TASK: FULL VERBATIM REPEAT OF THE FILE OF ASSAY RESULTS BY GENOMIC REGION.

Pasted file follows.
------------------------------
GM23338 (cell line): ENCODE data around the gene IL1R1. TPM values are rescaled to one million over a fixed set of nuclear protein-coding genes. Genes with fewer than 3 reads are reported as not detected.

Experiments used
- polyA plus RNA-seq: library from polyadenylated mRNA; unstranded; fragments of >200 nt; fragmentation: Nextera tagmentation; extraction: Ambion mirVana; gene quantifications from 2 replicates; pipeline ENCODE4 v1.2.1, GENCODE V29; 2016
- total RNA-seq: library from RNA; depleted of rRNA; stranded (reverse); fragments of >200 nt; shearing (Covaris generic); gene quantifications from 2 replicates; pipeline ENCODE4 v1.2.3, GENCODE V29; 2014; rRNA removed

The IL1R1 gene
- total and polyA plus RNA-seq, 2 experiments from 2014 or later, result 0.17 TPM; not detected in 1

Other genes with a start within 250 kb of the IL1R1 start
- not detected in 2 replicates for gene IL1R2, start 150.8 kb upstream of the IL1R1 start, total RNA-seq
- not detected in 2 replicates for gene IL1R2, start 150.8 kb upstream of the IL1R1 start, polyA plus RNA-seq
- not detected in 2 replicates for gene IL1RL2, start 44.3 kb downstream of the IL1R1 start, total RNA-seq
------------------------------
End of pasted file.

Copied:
GM23338 (cell line): ENCODE data around the gene IL1R1. TPM values are rescaled to one million over a fixed set of nuclear protein-coding genes. Genes with fewer than 3 reads are reported as not detected.

Experiments used
- polyA plus RNA-seq: library from polyadenylated mRNA; unstranded; fragments of >200 nt; fragmentation: Nextera tagmentation; extraction: Ambion mirVana; gene quantifications from 2 replicates; pipeline ENCODE4 v1.2.1, GENCODE V29; 2016
- total RNA-seq: library from RNA; depleted of rRNA; stranded (reverse); fragments of >200 nt; shearing (Covaris generic); gene quantifications from 2 replicates; pipeline ENCODE4 v1.2.3, GENCODE V29; 2014; rRNA removed

The IL1R1 gene
- total and polyA plus RNA-seq, 2 experiments from 2014 or later, result 0.17 TPM; not detected in 1

Other genes with a start within 250 kb of the IL1R1 start
- not detected in 2 replicates for gene IL1R2, start 150.8 kb upstream of the IL1R1 start, total RNA-seq
- not detected in 2 replicates for gene IL1R2, start 150.8 kb upstream of the IL1R1 start, polyA plus RNA-seq
- not detected in 2 replicates for gene IL1RL2, start 44.3 kb downstream of the IL1R1 start, total RNA-seq